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What Is Smart TV?



What Is Smart TV?
What Is Smart TV?
The very latest waves of Flat Screen Digital TVs hitting our shores this year are being marketed as "Smart TVs". What does this mean, and what benefits do they haveall Let's try and explain this concept in a simplified manner.

First - A very quick history on TV evolution

Television technology has advanced rapidly over the years, progressing from the basic "Square" 4:3 Analogue CRT Tube. The introduction and sharp rise in popularity of DVD then saw the implementation of widescreen TVs to suit this format. As the trend towards viewing movies in widescreen digital became the standard, similar steps had to be made for day to day Television viewing. So the integration of digital set top boxes began, and our Television networks began to broadcast our TV programs in digital to coincide with that. As the public began to embrace the "cinema" experience, the next natural progression was larger screens, so Plasma, LCD and later LED panels were introduced. In the years that followed, besides obvious improvements in clarity, sound & design, the only major change made to TV technology was size - demand called for bigger and thinner TVs. Over the last year or so, the introduction of 3D Technology was the next "big-thing", as well the call for more eco-friendly panels.

So we've seen TV's develop from a bulky, square Picture Tube with a choice of five stations to view in analogue, to large, ultra-slim, Full High Definition panels capable of displaying 3D images, and a choice of over twenty channels broadcasting many programs in widescreen digital. Add to that a very sharp decline in price, and an ever increasing focus on environmentally friendly performance - we've certainly come a long way. So where to from here?

Introducing Smart TVs...


The internet is now a dominant part of our daily existence. Our mobile phones have now evolved from devices used just for making phone calls into "Smart-Phones" - basically mobile phones with internet accessibility. The same technology has filtered through to our TVs, and coined the phrase - "Smart TVs". Today's new waves of Smart TVs have a very large focus on online interactive media such as Internet TV, media streaming, social networking and web browsing. In a Similar way to how internet browsing, web widgets and software like games or applications are integrated in today's smartphones, the same trend towards such connectivity has now become part of today's TVs, creating a convergence between computers and Digital TV. Smart TVs allow viewers to search for and find movies, video clips and photos on the internet, stored on a home hard drive, through to your TV, using your remote control.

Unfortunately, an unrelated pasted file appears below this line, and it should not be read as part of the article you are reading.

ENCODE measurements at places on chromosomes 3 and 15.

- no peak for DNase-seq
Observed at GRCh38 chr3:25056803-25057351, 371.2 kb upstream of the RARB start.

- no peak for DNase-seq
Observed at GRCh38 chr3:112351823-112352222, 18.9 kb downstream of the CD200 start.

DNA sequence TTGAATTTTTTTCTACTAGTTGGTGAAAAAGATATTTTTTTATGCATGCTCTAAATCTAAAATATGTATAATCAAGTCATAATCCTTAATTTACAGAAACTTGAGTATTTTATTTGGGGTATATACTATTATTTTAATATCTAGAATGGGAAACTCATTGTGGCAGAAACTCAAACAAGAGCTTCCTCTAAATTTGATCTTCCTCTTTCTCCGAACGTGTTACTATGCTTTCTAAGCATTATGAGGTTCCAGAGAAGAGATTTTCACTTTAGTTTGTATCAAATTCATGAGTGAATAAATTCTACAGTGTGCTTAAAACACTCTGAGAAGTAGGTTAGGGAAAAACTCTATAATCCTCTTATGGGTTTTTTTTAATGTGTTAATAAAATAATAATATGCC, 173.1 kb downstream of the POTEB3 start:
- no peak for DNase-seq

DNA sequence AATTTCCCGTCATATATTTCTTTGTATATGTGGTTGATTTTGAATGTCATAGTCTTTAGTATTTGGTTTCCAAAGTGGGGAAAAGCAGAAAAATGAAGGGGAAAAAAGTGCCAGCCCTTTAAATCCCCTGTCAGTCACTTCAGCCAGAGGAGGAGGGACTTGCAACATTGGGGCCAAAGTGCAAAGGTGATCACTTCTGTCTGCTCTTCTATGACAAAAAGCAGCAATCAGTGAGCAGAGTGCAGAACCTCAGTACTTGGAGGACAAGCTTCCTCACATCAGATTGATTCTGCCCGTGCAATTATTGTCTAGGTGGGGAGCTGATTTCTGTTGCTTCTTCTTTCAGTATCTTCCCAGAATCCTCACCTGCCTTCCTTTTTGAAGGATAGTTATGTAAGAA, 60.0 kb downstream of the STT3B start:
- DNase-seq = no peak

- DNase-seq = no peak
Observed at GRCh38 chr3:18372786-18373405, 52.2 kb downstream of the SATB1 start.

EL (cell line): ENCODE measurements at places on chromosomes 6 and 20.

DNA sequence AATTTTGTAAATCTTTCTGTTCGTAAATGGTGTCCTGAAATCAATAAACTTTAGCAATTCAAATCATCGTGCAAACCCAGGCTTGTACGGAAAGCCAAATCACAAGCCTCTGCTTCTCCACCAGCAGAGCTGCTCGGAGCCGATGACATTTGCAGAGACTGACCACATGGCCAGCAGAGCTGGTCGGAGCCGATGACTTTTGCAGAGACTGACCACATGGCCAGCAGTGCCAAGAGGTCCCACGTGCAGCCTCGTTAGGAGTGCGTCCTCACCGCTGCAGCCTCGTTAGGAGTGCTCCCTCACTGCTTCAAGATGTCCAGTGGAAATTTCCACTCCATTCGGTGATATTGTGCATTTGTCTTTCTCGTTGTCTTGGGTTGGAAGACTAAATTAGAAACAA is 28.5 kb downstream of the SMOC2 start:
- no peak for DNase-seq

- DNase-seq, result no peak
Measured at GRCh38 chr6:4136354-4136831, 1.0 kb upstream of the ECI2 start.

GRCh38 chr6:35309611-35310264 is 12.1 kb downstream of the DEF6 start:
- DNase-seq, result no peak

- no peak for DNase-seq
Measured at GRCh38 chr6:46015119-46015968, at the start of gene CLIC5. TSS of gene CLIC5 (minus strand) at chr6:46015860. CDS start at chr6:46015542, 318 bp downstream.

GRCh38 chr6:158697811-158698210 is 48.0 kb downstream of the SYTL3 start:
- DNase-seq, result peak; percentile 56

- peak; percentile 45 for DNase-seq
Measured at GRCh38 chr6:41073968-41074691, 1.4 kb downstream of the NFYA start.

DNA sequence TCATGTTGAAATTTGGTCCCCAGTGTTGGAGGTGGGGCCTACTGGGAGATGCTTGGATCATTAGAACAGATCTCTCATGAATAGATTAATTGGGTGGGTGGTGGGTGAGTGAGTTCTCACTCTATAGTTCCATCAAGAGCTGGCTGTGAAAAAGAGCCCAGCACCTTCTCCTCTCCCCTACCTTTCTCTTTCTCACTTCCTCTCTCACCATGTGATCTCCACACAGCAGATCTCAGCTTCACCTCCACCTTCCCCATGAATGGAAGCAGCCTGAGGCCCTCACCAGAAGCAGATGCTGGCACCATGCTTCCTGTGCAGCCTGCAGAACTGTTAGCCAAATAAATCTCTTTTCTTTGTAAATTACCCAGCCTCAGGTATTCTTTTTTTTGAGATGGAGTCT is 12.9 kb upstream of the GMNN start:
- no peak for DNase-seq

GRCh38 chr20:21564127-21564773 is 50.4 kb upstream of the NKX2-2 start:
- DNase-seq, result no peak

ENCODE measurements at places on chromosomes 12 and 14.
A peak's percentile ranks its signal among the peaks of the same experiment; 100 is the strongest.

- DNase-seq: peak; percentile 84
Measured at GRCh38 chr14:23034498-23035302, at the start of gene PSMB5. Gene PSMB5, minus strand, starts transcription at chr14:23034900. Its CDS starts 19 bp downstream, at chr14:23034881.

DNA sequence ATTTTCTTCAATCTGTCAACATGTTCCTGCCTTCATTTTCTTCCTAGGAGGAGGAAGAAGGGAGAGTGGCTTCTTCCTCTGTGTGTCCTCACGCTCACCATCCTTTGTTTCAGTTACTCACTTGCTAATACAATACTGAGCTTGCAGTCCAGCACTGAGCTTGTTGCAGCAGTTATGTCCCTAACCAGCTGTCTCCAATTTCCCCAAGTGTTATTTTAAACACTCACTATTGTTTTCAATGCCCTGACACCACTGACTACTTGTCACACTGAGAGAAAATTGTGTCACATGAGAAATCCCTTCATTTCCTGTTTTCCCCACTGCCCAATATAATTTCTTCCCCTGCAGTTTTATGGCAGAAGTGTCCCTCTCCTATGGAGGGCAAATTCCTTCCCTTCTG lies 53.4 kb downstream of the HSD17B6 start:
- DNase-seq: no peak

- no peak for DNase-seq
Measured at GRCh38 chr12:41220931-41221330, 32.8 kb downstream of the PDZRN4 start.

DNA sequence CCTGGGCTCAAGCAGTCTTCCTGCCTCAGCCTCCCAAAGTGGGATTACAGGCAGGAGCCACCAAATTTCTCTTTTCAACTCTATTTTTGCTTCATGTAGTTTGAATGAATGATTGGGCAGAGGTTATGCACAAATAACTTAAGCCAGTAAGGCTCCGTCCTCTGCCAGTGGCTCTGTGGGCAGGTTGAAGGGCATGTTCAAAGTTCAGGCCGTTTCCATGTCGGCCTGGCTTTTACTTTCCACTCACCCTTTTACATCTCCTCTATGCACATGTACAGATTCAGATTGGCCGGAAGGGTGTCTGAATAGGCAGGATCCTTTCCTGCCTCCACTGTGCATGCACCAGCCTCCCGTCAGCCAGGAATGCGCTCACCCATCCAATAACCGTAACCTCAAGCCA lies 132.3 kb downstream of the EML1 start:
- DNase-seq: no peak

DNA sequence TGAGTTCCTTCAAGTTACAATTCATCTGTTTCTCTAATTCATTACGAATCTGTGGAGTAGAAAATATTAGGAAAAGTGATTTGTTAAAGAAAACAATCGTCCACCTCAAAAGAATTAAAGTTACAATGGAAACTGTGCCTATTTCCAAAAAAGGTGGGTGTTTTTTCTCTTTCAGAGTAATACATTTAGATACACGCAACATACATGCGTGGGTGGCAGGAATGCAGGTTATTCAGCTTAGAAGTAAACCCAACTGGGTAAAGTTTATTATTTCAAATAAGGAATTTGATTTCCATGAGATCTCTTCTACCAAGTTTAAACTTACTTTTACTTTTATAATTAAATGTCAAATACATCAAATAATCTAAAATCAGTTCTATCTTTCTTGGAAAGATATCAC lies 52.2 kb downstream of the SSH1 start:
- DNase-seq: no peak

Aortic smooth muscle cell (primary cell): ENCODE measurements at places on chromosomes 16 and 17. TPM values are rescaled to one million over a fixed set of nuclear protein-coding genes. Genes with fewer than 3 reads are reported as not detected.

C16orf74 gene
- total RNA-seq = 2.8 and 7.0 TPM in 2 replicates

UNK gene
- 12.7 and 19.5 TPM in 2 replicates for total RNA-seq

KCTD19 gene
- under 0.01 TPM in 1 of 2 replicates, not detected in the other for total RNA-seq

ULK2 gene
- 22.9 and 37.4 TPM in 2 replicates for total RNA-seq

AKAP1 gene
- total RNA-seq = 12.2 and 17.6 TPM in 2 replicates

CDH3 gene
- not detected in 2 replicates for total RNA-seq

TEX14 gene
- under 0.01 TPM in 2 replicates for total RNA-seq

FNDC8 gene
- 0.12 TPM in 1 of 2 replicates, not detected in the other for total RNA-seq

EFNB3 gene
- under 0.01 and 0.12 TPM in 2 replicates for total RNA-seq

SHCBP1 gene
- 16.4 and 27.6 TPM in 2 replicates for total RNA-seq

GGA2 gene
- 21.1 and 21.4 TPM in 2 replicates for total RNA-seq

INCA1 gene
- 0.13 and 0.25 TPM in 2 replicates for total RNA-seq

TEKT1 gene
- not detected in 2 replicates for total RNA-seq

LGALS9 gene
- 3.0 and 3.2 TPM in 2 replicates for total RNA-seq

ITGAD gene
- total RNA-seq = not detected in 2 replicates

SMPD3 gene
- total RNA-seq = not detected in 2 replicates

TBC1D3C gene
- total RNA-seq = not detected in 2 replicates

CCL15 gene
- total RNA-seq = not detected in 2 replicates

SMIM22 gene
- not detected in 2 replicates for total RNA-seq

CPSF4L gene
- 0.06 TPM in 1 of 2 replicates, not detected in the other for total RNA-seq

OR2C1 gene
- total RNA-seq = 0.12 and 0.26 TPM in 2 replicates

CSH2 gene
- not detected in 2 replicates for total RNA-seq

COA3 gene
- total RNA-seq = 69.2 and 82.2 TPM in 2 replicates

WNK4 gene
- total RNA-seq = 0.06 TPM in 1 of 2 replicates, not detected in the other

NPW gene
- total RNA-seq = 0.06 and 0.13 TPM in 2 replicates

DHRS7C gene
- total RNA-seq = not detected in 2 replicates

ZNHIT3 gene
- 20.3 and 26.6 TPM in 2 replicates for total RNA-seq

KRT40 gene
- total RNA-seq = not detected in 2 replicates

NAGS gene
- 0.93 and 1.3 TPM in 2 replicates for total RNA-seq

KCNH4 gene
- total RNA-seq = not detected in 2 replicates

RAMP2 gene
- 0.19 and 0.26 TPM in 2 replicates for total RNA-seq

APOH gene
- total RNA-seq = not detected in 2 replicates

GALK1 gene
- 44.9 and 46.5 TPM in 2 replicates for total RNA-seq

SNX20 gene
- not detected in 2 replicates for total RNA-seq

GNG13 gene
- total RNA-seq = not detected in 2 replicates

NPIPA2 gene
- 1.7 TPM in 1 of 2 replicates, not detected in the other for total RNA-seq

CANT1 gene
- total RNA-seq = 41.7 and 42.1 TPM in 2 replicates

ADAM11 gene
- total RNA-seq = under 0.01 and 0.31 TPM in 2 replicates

Smart TVs will eventually change the way we access media in our homes

This convenience will eventually change the way we access media in our homes, or more precisely, from where we access our media. One example would be not having to run down to our local video stores anymore just to rent a movie. By pressing a couple of buttons on our TV remote we suddenly have access to hundreds of movies available for streaming from the comfort of our lounge. Applications (or "Apps" as they are commonly referred to) add yet another facet for us to explore. There are a limitless number of apps that can be created. If you are an I-Phone user, you will already have encountered dozens upon dozens of ingenious applications that you now find hard to live without. There are apps for everything, ranging from live weather and news forecasts, to TV Show catch-up episodes, the latest sports news for your favourite team as well as live scores, and of course the whole social media forum such as Twitter, Facebook and YouTube. These are now right at your fingertips, transforming TVs into a very diverse media network. The ability to Skype call is also an option, with the aid of a brand-specific Skype camera. While a small number of these features, in some form, have been available over the last year from some television manufacturers, in 2011 we will see the introduction of unrestricted web-browsing in some models. This opens up a limitless array of possibilities by transforming your TV into a fully functional web browser.

Smart TVs - Bringing the internet into your lounge room